In a piece in which The Athletic’s Sheil Kapadia shares 20 bold predictions, there is one that stands out above the rest because of how it impacts the Chicago Bears.
The Bears land a previously oft-rumored, probably-available quarterback:
20 bold NFL predictions for 2020:
* Tom Brady, Phillip Rivers and Cam Newton changing teams.
* Stefon Diggs and OBJ getting traded.
* The Bengals making the playoffs.
* Devin Singletary leading the NFL in rushing yards.
More here: https://t.co/w90Fs1lJO8
— Sheil Kapadia (@SheilKapadia) February 5, 2020
Kapadia predicts the Bears will trade for Jacksonville Jaguars quarterback Nick Foles.
OK, so maybe that’s not as bold as you might have expected. After all, Foles has been on our radar for quite some time. Remember, Foles’ name popped up in October as a possible trade option when Gardner Minshew’s ascent in Jacksonville was beginning (while Foles was on injured reserve with a broken clavicle), but was pulled off the trade market just days before the deadline. By December, Foles was benched for Minshew again, which put him back on our radar heading into the offseason.
Bold prediction or not, this is worth exploring.
The Bears are in somewhat of an awkward place with Mitch Trubisky as their quarterback. Head Coach Matt Nagy and General Manager Ryan Pace aren’t ready to give up on Trubisky in any kind of public way. Hence, their commitment to him as the starter in 2020. And yet, the commitment is one that comes with the caveats, hence what Pace said at his season-ending press conference:
“We’re looking to increase competition at every position. Mitch is our starter and we believe in Mitch and we believe in the progress that he’s going to continue to make. But two of the three players in that room are free agents. The quarterback room is critical and it’s important for us. We’re always going to try to make it better, but as far as who it is and we’re going to do, we’re not there yet.”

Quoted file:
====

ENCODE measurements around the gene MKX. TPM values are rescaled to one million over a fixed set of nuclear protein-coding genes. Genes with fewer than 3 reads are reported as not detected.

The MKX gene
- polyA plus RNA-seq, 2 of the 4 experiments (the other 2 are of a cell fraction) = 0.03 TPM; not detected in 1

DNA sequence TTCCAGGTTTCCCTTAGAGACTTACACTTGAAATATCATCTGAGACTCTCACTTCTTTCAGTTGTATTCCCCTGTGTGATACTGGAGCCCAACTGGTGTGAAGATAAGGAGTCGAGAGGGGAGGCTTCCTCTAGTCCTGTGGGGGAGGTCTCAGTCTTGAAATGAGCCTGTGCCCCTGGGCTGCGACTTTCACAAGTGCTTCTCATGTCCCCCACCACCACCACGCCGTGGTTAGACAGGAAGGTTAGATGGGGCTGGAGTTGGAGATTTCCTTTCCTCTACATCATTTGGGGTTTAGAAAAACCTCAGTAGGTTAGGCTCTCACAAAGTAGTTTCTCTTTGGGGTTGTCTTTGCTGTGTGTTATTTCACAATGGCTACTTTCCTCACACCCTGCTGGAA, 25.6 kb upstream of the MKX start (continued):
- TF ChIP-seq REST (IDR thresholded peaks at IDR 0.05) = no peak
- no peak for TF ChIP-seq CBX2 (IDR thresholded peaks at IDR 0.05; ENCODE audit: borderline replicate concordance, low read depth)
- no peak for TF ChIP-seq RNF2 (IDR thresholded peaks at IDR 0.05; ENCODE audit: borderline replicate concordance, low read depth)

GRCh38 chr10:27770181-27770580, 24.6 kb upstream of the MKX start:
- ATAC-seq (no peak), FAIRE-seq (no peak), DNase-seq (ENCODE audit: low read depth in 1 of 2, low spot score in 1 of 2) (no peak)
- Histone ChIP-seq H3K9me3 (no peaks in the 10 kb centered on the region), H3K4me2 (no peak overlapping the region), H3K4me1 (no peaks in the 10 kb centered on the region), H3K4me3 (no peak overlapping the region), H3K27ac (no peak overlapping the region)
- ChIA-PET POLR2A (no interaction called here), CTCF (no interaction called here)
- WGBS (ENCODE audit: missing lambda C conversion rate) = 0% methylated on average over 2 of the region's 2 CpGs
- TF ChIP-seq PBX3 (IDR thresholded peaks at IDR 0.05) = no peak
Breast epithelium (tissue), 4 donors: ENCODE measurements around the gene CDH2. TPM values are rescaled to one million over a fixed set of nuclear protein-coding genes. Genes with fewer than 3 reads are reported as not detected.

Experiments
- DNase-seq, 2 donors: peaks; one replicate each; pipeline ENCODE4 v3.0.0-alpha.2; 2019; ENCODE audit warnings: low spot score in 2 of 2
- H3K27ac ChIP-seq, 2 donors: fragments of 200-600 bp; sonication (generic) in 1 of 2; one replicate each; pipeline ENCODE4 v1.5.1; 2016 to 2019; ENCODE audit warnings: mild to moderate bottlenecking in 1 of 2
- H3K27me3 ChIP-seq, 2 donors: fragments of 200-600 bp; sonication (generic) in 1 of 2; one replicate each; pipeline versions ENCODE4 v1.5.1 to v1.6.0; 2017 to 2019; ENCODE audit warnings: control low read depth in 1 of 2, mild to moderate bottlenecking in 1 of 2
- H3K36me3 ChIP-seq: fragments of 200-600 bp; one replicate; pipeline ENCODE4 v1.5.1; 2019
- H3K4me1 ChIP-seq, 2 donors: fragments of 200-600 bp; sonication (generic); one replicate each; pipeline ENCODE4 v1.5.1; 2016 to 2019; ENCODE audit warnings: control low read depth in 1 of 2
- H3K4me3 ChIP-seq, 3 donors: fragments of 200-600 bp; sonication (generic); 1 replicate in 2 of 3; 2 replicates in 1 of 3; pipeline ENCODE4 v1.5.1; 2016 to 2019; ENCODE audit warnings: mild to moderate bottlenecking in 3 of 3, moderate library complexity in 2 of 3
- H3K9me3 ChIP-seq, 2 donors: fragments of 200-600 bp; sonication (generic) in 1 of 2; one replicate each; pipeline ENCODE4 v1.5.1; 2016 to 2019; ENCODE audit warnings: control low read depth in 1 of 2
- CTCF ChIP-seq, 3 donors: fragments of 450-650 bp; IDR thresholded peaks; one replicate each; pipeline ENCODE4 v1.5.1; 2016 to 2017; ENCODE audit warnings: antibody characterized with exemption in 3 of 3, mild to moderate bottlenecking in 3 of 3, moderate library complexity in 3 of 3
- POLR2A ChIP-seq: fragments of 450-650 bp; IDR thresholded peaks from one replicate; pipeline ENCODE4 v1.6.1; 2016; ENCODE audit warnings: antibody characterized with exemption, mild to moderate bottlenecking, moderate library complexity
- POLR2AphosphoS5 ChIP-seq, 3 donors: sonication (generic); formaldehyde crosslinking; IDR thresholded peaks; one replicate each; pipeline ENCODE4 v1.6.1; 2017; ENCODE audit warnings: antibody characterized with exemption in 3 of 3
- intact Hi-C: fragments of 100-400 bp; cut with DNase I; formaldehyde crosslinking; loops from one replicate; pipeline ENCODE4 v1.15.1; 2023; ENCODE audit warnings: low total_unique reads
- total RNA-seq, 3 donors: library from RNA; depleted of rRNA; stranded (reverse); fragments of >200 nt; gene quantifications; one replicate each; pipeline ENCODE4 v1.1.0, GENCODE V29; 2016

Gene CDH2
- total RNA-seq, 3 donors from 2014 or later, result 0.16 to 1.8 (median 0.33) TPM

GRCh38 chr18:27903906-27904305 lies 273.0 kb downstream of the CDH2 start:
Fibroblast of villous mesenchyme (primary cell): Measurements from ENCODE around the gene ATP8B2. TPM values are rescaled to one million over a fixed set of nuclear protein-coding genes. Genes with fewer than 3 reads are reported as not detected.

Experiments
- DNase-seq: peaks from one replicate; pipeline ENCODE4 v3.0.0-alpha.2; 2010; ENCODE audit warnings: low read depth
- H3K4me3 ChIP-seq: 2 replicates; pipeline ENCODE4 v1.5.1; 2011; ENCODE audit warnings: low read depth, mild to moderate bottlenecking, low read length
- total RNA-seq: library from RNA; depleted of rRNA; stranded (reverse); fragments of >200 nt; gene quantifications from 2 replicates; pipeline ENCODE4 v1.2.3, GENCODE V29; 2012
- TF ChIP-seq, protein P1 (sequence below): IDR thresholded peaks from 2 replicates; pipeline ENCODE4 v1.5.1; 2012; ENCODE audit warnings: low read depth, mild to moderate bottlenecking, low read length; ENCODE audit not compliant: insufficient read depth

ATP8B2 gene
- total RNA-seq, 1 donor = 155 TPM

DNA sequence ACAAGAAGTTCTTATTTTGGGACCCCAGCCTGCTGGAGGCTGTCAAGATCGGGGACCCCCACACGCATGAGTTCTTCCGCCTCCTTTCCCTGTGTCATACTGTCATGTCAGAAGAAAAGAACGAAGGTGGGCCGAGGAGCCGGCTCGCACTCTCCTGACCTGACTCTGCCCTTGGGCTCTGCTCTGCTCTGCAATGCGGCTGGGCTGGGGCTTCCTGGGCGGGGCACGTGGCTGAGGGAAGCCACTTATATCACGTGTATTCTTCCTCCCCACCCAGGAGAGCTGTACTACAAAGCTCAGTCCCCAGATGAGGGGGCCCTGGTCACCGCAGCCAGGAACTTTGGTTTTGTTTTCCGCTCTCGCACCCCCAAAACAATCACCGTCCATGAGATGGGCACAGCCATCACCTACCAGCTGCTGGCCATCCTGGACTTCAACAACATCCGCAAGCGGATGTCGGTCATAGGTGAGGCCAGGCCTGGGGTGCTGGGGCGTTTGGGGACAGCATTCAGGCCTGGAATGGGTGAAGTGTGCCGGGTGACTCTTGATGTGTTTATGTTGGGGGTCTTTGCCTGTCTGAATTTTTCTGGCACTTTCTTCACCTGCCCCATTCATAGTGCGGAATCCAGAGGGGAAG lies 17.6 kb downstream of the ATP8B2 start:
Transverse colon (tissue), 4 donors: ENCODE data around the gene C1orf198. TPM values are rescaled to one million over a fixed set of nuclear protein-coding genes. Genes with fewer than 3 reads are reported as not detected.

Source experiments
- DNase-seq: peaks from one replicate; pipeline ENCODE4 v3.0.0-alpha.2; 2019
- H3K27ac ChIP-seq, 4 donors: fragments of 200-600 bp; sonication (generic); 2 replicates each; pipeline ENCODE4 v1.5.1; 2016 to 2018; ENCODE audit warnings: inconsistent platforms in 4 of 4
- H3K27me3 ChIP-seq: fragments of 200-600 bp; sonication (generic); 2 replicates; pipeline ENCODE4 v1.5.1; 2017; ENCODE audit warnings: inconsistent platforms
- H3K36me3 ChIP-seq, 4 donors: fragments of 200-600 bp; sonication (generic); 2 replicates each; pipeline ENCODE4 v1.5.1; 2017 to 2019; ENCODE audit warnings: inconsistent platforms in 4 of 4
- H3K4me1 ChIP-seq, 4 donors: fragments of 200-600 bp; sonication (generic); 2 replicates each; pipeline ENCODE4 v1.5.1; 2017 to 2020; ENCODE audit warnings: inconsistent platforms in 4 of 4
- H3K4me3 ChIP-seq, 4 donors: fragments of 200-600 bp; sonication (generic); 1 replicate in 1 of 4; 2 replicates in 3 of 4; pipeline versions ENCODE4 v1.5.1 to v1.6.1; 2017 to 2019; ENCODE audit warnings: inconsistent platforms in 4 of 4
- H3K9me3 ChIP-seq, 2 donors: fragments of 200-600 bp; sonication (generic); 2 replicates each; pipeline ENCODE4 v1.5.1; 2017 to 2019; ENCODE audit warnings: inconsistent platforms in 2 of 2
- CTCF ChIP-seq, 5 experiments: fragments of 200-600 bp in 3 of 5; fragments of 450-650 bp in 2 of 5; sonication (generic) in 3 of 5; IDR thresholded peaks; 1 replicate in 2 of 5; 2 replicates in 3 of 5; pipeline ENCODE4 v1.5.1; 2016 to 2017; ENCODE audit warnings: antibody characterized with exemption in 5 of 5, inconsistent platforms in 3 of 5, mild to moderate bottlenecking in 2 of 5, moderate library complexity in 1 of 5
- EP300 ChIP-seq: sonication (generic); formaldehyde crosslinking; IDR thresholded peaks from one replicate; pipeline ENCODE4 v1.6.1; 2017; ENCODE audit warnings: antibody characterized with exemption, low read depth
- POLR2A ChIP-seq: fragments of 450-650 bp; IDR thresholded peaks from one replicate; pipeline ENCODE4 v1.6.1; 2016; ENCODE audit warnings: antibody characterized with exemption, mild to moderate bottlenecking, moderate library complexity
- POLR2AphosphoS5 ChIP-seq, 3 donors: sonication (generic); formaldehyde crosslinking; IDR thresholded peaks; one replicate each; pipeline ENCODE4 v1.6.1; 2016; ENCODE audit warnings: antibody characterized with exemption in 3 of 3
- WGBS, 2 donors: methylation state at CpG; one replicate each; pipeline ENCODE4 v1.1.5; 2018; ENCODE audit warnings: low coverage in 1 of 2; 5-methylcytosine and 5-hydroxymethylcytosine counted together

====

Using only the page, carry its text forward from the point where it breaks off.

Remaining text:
These comments from Pace suggest the Bears want competition at quarterback, and they currently have two open seats in the QB room. In one decent scenario for the Bears, that competition might take the form of someone good enough to start, but who is ultimately OK with being a backup. A quarterback who can get you through a season, but who could do so without being a threatening presence to Trubisky’s quest to maintain his starting role would be a valuable addition in Chicago. One who could mentor Trubisky (much like Chase Daniel did the last two seasons), but also fill in when called upon. Or, who could just flat-out take the reins in week one if it’s clear over the summer that Trubisky isn’t the guy.
Through that lens, Foles, 31, seems like a solid candidate to fill one of the two open spots on the quarterback depth chart. Foles knows the system, has been successful in it, and is familiar with Head Coach Matt Nagy, Offensive Coordinator Bill Lazor, and QBs Coach John DeFilippo, each of whom has coached the veteran signal caller at some point during his career.
Now that we have settled on Kapadia’s prediction being bold but sensible, the toughest hurdles to clear remain: the return in a hypothetical trade and how the Bears can come up with a deal while maintaining some cap space.
Foles, 30, signed a four-year, $88 million contract (which included $50 million in guarantees) with the Jaguars last offseason. Between the hefty salary and the Jaguars’ move toward handing the keys to Minshew, Jacksonville should be motivated sellers. Thus, the price tag in trade is probably not a prohibitive consideration. (Heck, the Bears might be able to pick up a lower-round pick just for taking on the contract …. )
But with the Bears having just $4,929,361 in available salary cap space, according to OverTheCap.com’s estimations, fitting in Foles’ cap number at $21,837,500 would be a serious challenge, especially if he’s viewed as a potential caddy. That said, it’s not as if there aren’t still ways to clear some space, then also the possibility of working some magic via a restructuring of Foles’ contract (best left for Pace and his gang of capologists). If the Bears truly wanted to make this work, they probably could.
Of course, that would also require the Bears buying that Foles’ quality 2018 season with the Eagles was more legit than his injury-and-effectiveness meh 2019 in Jacksonville.